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The Evolution of Marketing in Response to Short-Term Offerings

To successfully attract attention to your school, you must showcase real people and their stories, your network of connections and the level of personalization you offer.

Marketing today isn’t what it was ten years ago—especially with the increasing demand of short-term offerings. Simply marketing to a traditional-aged demographic won’t cut it anymore, and students know what they’re looking for from an institution. It’s critical for higher ed leader to be tuned into what’s being asked of them. In this interview, Heather Douglass discusses the evolution of marketing in higher ed, the challenges marketers still face and how Maine Community College System is able to market their offerings to serve 1000 employers in the state.

The EvoLLLution (Evo): How has higher ed marketing evolved in recent years when it comes to this increasing demand for short-term training offerings?

Heather Douglass (HD): First, we need to identify that what we are marketing has evolved in recent years. Our students, whether on the short-term or academic side, have told us they want more flexibility in class scheduling, learning modality and recognition for work experience. 60% of our trainees in short-term education are over the age of 35; they have jobs and families, and they want to advance. But training needs to fit their schedule. And during COVID, we saw an uptick in the number of individuals who were ready to switch careers and invest in their professional growth. 

We’re also working with nearly 1,200 employers across Maine, learning what their needs are and incorporating an employer pathway from a three-month training into a career path through which the employer will continue to invest in its workforce. That adds a new business-to-business (B2B) strategy that isn’t typically used to attract new students.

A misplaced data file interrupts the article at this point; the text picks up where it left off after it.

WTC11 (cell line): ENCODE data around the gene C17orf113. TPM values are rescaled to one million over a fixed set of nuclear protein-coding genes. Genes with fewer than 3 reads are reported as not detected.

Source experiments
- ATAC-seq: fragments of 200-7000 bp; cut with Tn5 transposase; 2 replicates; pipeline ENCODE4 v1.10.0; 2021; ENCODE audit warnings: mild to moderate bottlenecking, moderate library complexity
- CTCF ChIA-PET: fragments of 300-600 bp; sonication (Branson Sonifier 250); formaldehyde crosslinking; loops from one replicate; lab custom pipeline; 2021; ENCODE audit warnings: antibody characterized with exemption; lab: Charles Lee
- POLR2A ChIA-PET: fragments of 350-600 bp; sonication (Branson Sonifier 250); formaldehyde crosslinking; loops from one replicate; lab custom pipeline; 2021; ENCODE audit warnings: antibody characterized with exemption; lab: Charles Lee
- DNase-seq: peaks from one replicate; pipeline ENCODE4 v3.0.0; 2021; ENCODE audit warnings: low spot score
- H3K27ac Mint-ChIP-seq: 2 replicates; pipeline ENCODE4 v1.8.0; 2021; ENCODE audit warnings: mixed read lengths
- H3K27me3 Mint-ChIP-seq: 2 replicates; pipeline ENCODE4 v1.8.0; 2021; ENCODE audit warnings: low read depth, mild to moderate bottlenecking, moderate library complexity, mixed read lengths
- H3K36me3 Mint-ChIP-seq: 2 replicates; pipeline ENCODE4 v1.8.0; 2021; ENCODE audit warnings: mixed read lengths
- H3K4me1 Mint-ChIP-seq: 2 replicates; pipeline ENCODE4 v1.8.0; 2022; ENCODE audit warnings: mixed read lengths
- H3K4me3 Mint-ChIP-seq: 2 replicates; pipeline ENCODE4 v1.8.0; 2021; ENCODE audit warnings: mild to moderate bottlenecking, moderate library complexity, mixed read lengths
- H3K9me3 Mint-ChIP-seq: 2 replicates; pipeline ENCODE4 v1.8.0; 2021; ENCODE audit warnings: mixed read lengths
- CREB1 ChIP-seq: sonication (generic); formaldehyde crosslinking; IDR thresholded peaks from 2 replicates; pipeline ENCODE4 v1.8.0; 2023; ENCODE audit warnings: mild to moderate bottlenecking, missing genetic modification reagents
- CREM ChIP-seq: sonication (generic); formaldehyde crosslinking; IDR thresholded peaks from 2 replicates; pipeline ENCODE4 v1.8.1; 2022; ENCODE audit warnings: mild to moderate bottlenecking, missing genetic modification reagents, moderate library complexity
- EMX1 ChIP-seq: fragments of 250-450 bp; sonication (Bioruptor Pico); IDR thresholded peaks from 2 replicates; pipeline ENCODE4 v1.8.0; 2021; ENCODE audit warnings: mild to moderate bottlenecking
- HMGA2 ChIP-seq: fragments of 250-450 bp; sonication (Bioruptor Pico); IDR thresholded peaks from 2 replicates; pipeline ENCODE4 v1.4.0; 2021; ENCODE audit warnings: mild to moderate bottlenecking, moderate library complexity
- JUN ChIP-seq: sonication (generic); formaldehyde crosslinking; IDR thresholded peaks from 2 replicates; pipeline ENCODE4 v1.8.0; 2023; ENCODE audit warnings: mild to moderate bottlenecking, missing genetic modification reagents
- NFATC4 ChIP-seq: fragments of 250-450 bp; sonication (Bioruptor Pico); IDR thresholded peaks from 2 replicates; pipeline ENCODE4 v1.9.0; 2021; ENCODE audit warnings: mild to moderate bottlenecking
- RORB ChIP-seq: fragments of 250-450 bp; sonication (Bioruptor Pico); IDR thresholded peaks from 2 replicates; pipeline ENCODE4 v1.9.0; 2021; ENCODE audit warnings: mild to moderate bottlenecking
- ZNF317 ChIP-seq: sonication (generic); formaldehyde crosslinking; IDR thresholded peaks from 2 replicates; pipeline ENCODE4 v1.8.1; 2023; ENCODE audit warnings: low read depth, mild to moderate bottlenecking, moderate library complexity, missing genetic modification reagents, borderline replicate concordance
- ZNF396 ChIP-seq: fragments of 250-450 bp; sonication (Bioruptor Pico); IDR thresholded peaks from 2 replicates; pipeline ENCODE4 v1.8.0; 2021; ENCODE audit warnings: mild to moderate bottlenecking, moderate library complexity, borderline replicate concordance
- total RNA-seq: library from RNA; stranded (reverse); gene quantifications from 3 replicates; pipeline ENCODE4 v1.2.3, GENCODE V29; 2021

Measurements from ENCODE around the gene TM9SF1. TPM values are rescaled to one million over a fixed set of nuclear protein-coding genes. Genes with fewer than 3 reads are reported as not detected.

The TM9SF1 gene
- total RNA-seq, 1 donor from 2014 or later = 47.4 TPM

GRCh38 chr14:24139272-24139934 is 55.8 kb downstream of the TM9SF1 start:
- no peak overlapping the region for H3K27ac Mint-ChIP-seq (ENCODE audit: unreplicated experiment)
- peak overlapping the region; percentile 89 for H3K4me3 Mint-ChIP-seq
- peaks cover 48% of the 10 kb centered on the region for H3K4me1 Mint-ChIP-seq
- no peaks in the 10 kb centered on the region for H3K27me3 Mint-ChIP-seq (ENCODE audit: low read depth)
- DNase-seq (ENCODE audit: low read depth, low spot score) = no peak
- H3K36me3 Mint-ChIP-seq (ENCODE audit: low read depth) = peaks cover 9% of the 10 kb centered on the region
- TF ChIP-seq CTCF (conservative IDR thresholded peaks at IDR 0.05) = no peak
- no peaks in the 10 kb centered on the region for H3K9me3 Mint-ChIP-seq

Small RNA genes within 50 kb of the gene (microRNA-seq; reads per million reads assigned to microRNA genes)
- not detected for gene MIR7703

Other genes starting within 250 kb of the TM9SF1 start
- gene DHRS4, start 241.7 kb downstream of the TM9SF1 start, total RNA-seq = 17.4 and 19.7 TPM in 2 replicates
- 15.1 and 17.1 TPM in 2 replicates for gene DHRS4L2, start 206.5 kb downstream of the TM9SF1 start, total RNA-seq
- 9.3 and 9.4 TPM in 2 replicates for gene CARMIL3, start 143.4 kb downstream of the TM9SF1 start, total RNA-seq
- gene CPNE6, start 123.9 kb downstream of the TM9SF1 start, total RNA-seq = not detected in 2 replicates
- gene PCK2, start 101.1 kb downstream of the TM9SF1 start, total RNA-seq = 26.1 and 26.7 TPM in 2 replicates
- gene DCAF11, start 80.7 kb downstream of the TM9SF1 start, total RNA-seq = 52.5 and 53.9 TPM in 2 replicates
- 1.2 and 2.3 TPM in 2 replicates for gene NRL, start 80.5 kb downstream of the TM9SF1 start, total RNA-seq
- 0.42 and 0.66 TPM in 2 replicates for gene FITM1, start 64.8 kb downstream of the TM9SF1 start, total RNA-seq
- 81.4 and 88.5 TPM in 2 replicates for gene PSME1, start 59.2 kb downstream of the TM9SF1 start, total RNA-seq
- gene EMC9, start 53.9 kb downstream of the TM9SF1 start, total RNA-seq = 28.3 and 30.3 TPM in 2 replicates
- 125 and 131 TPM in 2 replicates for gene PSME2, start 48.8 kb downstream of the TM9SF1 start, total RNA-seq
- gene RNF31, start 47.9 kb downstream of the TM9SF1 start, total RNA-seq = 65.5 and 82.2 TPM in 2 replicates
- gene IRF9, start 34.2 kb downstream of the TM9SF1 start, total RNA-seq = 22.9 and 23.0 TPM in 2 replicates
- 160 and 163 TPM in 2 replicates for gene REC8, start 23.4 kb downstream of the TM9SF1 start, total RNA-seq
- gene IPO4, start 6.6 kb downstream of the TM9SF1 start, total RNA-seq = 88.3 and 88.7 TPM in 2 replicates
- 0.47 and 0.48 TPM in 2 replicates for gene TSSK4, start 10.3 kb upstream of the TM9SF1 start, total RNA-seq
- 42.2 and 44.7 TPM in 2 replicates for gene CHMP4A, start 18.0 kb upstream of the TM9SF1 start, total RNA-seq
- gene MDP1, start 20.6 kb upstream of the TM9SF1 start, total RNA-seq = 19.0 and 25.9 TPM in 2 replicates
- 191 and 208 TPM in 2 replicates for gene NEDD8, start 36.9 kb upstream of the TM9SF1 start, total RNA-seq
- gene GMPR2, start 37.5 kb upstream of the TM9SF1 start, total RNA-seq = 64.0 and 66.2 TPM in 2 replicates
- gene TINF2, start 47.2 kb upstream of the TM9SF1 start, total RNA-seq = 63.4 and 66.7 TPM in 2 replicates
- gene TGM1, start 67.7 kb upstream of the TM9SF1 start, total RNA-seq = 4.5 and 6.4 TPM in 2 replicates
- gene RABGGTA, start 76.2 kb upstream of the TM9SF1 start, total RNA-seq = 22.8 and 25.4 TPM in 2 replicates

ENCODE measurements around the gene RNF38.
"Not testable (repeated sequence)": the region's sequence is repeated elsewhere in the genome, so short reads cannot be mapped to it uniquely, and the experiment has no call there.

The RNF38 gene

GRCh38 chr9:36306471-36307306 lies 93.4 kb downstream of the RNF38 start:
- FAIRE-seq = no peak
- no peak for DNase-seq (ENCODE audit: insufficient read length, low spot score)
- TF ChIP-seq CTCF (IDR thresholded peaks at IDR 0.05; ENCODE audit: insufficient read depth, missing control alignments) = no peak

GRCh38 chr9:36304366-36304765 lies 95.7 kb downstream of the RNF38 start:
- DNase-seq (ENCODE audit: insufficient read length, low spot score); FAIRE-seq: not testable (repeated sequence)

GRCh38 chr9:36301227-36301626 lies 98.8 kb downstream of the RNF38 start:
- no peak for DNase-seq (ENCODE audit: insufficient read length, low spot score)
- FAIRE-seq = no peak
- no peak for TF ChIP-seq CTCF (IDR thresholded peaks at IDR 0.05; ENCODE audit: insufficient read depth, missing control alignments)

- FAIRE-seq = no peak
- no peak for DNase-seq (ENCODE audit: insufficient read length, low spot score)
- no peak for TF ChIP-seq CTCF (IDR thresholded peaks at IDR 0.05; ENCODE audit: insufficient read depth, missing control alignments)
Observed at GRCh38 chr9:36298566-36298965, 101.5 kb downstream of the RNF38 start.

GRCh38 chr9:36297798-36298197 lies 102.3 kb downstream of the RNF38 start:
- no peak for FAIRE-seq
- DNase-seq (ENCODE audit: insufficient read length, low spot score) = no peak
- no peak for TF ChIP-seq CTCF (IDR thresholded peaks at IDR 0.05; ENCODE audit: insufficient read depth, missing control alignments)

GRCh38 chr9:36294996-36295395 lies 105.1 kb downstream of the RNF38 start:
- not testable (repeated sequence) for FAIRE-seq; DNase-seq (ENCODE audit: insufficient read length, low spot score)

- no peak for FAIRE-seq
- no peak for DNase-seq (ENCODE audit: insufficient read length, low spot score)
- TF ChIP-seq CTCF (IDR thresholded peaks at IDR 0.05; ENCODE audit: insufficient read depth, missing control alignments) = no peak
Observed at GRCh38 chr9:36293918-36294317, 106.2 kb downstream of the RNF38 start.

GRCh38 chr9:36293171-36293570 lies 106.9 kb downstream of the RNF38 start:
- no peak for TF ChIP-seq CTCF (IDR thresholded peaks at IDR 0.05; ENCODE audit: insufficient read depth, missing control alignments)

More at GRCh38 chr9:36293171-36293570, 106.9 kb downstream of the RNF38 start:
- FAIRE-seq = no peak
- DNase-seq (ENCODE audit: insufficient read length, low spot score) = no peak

Technology and the platforms and tactics we use to reach a target population have also evolved. Maine has seven community colleges, and each college’s region is vastly different. In some areas, radio and the local news station are still the best channels to reach students for upcoming programs, while in others it’s social, OTT, TikTok and the latest, newest platform.

Evo: What are some challenges marketing departments are currently facing?

HD: Maine’s community colleges offer 300 certificate or degree options. In April 2022, Governor Janet Mills passed a budget that funded the Free College Scholarship for students who received a high school diploma [or equivalent] from 2023-2023. We saw a 12% enrollment increase with the initiative. Concurrently, we’ve stood up 200 short-term training programs over the last 18 months. 

The biggest challenge facing any of our campus’s marketing departments is the sheer volume programs small teams have to support. 

Technology and data collection also come into play. Many of our campuses don’t currently have CRM that integrates with a marketing platform, so they’re working off spreadsheets and across three or four products that don’t talk to each other. We’re currently undergoing a two-year integration with Lumens and Anthology that will streamline those efforts tremendously and give our colleges more leverage in a student’s journey.

Evo: What are some best practices for marketing teams to strategically attract and retain learners for the long-term?

My top ten recommendations would be:

  1. Home in on the messaging. Talk to your students. What attracted them in the first place?
  2. Use real students in your advertising. Make content engaging and sincere.